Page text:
Golf: Donald keeps Americans in sight

ENGLISHMAN LUKE Donald lived up to his pre-match billing by leading the Great Britain & Ireland cause against the United States in the Walker Cup at Nairn yesterday. Not far behind him was Paul Casey.

Great Britain and Ireland head into today's play trailing by two points, but it could have been worse had it not been for the English duo. The pair drew first blood by winning their morning foursomes match 5 and 3 over Jonathan Byrd and Steve Scott. Then the two proved in the afternoon singles that their earlier play was no fluke. Donald got the home side's first point of the second session by defeating Tom McKnight 4 and 3. Casey added to that tally when he defeated Steve Scott by a similar score.

GB & I captain Peter McEvoy was all over the course, offering encouragement to his side. It worked in the morning as the home team managed to share the points at two apiece.

After Graham Rankin and Graeme Storm lost their match one down to Hunter Haas and John Miller, and Paddy Gribben andLorne Kelly went down 3 and 1 to David Gossett and Tim Jackson, the 20-year-old Philip Rowe, the youngest member of the home team, holed a 15ft birdie putt on the last hole to give him and Gary Wolstenholme a one-up victory over Bryce Molder and Matt Kuchar. "Strangely enough, even though we're level I think the way it's happened leaves us upbeat," said McEvoy as his team headed into the afternoon session. Not upbeat enough, though. At one point in the afternoon the home side led five of the eight singles matches, but the Americans kept their nerve to win the session by five points to three, and the day by seven points to five. Donald and Casey earned four of those points.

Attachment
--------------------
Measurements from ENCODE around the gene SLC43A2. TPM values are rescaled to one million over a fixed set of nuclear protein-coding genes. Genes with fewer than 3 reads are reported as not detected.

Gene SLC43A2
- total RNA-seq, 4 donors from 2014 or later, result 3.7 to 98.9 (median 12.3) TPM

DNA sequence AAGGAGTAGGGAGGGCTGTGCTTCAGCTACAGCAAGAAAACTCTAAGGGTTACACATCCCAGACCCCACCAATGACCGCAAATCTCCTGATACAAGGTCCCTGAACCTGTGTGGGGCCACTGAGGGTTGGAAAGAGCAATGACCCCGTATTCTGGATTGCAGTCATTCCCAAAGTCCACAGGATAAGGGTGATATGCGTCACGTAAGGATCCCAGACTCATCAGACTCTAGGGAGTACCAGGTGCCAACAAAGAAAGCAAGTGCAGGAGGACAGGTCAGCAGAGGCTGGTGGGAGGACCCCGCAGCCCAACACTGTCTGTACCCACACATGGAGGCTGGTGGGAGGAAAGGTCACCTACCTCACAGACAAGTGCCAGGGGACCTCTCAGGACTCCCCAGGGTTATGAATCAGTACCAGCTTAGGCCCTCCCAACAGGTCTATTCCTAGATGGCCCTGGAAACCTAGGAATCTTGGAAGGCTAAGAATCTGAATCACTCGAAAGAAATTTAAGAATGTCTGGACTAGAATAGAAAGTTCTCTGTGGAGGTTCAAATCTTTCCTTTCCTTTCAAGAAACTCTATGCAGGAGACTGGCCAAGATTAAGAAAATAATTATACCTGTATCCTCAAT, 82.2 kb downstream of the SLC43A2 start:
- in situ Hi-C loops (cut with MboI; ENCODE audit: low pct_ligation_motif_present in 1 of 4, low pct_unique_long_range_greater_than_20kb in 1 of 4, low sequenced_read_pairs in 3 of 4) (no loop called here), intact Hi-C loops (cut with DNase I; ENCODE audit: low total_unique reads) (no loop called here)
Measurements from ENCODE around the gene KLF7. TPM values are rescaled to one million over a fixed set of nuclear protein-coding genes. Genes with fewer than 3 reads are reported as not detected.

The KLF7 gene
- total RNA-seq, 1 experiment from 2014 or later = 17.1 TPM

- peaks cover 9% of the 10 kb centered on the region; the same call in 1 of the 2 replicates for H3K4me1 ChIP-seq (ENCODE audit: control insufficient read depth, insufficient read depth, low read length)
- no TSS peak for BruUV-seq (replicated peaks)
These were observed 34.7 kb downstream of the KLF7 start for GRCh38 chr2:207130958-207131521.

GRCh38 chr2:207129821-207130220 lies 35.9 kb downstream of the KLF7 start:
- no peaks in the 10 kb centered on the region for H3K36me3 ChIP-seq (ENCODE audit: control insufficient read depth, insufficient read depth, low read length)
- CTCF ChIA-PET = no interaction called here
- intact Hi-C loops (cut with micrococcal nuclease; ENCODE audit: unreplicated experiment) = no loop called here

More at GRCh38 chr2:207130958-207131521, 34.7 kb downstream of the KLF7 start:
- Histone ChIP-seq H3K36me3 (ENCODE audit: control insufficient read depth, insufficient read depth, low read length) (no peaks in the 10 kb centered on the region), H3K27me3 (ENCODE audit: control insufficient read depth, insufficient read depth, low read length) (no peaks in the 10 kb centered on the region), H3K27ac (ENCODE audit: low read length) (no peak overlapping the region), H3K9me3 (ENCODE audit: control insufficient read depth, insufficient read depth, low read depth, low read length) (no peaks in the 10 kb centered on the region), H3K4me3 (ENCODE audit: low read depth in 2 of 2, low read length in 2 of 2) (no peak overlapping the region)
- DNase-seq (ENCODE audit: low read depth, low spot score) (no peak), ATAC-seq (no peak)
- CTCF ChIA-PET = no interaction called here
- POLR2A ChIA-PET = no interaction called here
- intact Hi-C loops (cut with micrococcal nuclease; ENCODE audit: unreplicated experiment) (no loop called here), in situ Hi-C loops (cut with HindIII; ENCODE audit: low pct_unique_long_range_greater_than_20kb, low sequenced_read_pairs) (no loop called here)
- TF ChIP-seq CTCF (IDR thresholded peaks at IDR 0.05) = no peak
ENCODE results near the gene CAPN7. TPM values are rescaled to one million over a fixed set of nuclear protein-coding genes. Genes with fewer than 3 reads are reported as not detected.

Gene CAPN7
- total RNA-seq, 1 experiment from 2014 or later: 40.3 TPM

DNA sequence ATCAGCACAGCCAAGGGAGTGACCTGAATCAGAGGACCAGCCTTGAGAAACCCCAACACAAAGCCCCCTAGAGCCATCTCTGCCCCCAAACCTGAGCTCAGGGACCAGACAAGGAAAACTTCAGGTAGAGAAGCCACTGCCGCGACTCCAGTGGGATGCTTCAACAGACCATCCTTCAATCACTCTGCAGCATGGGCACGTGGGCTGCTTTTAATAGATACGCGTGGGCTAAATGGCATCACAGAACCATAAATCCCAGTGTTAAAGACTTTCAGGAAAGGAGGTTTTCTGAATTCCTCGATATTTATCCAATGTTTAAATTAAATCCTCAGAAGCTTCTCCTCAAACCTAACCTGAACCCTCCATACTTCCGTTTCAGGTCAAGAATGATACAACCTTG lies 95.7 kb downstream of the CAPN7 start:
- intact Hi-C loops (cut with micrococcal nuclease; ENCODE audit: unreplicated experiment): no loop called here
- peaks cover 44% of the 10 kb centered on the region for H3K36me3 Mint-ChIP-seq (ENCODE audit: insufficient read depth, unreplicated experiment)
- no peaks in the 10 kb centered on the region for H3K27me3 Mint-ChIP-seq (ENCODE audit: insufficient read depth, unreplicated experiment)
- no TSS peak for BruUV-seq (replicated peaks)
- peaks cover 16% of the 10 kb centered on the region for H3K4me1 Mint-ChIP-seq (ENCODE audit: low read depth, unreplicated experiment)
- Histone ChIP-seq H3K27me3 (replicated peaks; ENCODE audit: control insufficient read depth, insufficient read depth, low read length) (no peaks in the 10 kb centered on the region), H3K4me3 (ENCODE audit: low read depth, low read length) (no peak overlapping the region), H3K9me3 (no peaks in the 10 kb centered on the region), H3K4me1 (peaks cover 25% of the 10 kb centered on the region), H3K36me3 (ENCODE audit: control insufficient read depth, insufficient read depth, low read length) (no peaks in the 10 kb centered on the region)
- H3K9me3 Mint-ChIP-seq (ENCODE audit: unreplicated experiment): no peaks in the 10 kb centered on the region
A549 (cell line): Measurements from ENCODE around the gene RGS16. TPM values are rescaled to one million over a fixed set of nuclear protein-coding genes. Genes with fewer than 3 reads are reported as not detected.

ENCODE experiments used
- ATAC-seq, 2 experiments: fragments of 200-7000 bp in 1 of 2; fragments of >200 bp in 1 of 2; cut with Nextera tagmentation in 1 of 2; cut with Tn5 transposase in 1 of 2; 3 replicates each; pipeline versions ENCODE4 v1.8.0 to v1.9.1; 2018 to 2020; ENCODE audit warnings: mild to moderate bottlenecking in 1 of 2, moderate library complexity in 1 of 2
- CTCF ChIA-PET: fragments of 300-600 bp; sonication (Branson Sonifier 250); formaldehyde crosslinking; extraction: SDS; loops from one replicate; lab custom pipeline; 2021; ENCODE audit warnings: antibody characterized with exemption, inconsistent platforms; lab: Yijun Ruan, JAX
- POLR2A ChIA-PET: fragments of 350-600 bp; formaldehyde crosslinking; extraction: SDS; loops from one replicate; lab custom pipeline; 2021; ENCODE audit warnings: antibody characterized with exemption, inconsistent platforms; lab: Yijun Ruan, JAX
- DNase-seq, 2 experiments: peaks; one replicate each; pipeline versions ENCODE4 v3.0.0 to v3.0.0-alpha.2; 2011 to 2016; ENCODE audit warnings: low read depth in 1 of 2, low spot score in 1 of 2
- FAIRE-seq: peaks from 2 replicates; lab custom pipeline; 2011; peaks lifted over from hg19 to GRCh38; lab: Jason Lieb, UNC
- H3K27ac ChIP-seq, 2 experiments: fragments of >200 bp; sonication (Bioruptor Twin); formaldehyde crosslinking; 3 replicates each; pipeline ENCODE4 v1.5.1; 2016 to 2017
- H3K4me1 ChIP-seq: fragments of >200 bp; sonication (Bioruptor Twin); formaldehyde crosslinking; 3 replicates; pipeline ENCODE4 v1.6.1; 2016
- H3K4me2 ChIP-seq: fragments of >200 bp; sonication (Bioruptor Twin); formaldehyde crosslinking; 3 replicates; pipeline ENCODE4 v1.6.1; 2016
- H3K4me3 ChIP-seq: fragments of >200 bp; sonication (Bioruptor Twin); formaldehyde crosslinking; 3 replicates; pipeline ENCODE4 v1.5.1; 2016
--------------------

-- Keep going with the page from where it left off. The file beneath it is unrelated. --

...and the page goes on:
It should come as no surprise that these two have emerged as the stars ofthe home side. Donald attends Northwestern University in Chicago, while Casey plays golf for Arizona State. Donald is the current NCAA champion, and the highest-ranked amateur player in the United States, while Casey won this year's English Amateur Championship and is 16th best amateur golfer in America.

Despite the match being played in Scotland, not one of the three Scots on the 10-man side managed to win a point. Rankin, playing in his third Walker Cup, also lost his singles, going down 4 and 3 to Edward Loar. Kelly lost his singles 3 and 1 to Tim Jackson, despite being two up after 12 holes. David Patrick didn't play in the morning, and then went eight over par through 13 holes to lose 6 and 5 to Jonathan Byrd.

McEvoy has been positive about his side's chance of winning the 37th Walker Cup since the team arrived in Nairn. However, he was unhappy with the play of the home side in the singles. "I'm disappointed,"he said. "I think we've had the best of the day and we haven't finished them off."

If he is to lift the Walker Cup at the close of play today, he will need the rest of his team to follow the examples set by Donald and Casey.